After the second viewing, the commander turned to the major, “that wasn’t an ordinary bird strike. That was an attack. Which team did you order to recon the area?”
     “Delta team,” Major Derrick Peters answered while thinking to himself, an attack? He’s lost it. Birds don’t attack.
     “That’s Master Sergeant Locos team, correct?”
     “Yes, sir.”
     “Good,” the commander relaxed a bit, at least Locos has a clue. “Major, get Charlie team out of the quarry and to the downed drone, we both know the escapee isn’t headed to work the pits. Tell Locos to search that quadrant with a fine toothed comb. Switch the drone cameras off night-vision and onto heat-seekers. And, for Iphi’s sake, somebody get me a cup of fucking coffee. I’m not leaving until we find him.”
     Major Peters suppressed a groan. It was hard enough to find missing prisoners without having the commander hovering about and second guessing every decision. Fine, the major thought, you want to run this show, no problem. Its your base…for now. He nodded to the tech sergeant, who had to step around Lt. Musgrove to leave the War Room. “Rydel, better order a pot and enough cups for everyone.”
     “Yes, sir,” Tech. Sergeant Rydel answered as the door closed.

     Bonnie Taylor closed a hatch, swiveled a locking bar, then said, “we should be safe for awhile. Even if they make it to Junction 27, they won’t know which road we took. We’ll stay here for the night. Tomorrow, we go to Divers City.”
     “I’m pretty good with geography,” Kent said, “but I’ve never heard of Divers City.”
     “Doesn’t surprise me. How old are you, boyo?”
     “That’s what I thought. Same as my son would have been. You’re too young. Curriculum’s changed a lot since I went to public school. They’ve watered down the history lessons. Used to teach about the ancients, the fallout, unification of the Poterits, and civil war. These days, they just teach Thicket’s version. A bunch of nothing. What a scam.”
     “Uh, what?” Kent asked.
     “A scam. They haven’t taught you anything. Made you stupid. It’s not your fault. Divers City used to be the major port for Poterit Montis. When the war broke out between the Unified Poterits, the ports were blockaded. Shelling drove the people north. The ports have all been abandoned. Well, mostly abandoned. There are always smugglers who stay behind.”
     “So, why are you taking me there?”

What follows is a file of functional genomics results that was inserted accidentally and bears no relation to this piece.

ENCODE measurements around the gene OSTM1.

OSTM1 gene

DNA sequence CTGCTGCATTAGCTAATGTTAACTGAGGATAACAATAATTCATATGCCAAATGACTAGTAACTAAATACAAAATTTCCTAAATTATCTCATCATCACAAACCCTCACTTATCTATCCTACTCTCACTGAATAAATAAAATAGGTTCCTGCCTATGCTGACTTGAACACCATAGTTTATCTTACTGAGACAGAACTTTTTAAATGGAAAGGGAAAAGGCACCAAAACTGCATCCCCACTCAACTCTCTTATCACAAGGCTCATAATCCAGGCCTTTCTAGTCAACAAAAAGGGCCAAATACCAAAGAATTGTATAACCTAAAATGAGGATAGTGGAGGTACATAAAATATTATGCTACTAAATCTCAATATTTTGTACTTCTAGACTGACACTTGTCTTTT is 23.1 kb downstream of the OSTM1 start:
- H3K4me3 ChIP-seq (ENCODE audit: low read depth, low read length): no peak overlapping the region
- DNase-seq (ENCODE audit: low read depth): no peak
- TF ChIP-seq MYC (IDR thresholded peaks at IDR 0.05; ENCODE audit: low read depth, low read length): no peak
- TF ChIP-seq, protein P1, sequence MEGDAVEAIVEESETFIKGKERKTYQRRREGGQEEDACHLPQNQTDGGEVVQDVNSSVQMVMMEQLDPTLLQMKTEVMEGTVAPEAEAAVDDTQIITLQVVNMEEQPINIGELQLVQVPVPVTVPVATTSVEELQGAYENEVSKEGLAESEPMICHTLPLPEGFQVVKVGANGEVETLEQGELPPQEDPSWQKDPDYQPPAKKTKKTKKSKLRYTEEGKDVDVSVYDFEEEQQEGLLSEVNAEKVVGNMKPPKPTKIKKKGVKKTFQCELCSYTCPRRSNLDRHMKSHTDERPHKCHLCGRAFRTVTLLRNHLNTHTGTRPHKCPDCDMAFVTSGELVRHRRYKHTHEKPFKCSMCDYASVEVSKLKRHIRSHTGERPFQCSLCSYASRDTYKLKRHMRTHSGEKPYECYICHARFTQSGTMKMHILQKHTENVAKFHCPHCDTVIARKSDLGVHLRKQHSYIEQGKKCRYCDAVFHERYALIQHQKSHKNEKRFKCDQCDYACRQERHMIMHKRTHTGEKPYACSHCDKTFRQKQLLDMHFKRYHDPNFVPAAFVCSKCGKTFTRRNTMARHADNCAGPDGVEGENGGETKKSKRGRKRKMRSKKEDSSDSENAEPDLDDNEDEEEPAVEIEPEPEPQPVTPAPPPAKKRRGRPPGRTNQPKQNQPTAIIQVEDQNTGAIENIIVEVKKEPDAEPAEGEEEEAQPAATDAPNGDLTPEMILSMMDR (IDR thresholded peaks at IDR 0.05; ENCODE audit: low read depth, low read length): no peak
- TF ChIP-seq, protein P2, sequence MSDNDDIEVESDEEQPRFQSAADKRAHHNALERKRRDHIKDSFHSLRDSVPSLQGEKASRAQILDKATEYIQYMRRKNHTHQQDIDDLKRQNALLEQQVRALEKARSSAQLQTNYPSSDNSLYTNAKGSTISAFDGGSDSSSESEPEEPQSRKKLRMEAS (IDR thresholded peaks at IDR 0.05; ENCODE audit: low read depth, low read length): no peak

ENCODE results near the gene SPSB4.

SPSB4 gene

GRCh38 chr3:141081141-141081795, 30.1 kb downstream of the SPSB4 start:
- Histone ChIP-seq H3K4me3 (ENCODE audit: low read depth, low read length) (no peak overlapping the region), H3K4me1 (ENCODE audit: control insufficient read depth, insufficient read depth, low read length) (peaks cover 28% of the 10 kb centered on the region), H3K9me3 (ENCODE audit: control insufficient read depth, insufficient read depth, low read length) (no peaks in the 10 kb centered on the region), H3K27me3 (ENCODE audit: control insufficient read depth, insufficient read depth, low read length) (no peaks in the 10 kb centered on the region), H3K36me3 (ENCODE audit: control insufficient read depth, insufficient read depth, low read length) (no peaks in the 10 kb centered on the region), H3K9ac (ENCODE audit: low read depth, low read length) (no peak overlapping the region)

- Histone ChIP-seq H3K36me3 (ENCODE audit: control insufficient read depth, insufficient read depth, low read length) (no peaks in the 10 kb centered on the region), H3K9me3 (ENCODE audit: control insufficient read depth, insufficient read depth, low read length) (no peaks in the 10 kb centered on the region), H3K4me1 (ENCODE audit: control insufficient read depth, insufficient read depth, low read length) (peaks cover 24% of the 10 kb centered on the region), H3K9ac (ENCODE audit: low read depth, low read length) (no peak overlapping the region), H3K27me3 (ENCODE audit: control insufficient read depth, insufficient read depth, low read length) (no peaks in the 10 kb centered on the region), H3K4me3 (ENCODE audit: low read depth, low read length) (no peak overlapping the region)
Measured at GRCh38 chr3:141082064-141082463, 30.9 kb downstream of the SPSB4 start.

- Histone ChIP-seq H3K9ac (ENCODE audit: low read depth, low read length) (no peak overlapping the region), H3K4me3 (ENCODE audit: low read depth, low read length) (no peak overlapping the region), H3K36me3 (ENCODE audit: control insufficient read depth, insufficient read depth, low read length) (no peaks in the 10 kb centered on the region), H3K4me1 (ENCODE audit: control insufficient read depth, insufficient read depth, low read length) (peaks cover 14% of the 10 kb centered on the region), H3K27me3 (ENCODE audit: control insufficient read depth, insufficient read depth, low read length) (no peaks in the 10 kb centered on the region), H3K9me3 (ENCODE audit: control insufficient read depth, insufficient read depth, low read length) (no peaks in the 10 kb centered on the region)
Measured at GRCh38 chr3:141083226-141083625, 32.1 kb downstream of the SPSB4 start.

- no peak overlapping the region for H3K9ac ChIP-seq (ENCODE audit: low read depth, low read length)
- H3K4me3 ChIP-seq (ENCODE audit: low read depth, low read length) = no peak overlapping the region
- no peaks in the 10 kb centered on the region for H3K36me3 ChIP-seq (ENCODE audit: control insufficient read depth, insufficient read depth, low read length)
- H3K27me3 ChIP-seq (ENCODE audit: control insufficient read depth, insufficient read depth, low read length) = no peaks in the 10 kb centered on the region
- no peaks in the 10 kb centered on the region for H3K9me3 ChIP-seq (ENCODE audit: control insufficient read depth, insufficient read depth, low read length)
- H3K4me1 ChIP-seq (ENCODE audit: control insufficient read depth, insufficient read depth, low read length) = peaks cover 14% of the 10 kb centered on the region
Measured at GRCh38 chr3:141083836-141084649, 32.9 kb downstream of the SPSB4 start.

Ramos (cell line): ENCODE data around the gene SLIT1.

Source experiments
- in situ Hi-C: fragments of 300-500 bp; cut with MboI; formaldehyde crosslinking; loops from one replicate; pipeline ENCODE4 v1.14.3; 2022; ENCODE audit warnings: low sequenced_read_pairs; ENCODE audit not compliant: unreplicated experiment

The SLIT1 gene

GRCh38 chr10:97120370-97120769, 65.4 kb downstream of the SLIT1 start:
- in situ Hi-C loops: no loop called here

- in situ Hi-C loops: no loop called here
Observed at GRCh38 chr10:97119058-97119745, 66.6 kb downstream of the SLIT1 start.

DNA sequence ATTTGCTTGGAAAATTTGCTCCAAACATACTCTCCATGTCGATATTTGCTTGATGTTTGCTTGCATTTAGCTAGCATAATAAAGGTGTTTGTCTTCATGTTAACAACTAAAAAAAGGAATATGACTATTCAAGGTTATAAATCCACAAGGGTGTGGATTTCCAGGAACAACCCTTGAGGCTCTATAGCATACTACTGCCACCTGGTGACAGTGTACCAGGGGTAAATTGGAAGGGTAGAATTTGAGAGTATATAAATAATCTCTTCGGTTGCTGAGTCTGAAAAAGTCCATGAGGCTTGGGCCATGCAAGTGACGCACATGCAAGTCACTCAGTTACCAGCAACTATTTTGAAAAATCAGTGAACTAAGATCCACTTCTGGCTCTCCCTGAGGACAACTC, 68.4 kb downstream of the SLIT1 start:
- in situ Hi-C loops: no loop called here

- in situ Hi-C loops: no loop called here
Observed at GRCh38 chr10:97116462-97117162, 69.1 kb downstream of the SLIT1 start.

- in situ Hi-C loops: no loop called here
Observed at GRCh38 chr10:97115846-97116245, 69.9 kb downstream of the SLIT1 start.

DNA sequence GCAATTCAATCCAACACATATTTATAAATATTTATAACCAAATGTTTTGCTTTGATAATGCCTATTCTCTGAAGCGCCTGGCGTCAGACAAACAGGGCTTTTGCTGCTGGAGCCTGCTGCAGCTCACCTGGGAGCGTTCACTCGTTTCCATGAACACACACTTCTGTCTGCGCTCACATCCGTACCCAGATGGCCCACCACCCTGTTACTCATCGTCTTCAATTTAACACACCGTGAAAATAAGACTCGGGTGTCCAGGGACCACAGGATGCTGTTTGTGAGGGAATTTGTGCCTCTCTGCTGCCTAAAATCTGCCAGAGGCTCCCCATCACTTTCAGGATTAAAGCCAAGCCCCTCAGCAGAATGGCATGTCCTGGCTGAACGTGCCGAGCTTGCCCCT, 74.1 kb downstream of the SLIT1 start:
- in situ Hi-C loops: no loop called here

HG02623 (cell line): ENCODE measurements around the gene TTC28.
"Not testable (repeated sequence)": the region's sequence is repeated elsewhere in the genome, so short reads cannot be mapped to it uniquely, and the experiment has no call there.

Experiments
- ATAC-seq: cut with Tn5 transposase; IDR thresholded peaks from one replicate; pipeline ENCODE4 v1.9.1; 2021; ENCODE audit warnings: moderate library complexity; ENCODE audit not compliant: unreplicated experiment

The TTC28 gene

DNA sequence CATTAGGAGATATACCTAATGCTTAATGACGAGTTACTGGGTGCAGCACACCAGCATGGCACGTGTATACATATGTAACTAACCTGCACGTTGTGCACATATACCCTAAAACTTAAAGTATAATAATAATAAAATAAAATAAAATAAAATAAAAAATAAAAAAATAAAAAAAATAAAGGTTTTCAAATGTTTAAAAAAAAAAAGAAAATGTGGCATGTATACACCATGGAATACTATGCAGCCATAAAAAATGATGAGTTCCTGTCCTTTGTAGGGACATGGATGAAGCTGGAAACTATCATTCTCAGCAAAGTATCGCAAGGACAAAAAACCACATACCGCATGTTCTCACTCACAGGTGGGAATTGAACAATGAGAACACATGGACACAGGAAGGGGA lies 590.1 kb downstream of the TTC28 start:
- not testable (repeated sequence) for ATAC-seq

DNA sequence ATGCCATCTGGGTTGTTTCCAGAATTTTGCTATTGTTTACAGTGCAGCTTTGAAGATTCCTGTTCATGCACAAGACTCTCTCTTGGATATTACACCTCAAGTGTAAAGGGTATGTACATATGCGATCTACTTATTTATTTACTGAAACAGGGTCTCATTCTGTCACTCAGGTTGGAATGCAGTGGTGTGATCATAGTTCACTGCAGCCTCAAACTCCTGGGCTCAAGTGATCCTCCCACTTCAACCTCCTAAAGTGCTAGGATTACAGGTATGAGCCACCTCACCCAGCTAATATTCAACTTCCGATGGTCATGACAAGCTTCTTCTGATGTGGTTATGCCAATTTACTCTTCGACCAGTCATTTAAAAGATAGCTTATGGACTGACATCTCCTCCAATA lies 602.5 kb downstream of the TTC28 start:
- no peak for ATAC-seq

“To meet a smuggler who will take you to Poterit Don.”
     “Who said I want to go to Poterit Don?”
     Bonnie Taylor laughed, “well, you sure can’t go back. Unless…you want to be killed?”
     Kent thought it over, “okay, so we go to Divers City, meet a smuggler, go to Poterit Don. Then what? Everything has been crazy since I got picked up on the Strip and hauled off to Camp Polkner. What am I supposed to do in Poterit Don with one eye?”
     “I’d say anything you want, but that’s not your destiny. Fintan has a plan for you. We just gotta get you to him.”
     “A plan? For me? That snake in the grass. I don’t care what his plans are,” Kent sat down on a tiny couch in the main room of the bunker, “I’m not going.”
     “We can argue about it in the morning,” Bonnie Taylor smiled, “in the mean time, there's a shower, clothes, and cots in that room,” he pointed to a hatch behind the couch. “I’ll be in the kitchen fixing some grub for us. You should probably clean up and get some rest. If you feel like a history lesson, you know where I’ll be.” Taylor ducked through the hatch in the left wall, careful to avoid the knee-knockers.
     For a few minutes, Kent didn’t move. He sat with his arms folded and his eye closed. The left-side of his head was killing him. Finally, he walked around the couch, food and history lessons would have to wait. What he really needed was sleep, right after he scrubbed off his first epidermal layer. A real shower, he nervously chuckled, remembering the fire hose 'showers' from Camp Polkner, I hope it has hot water.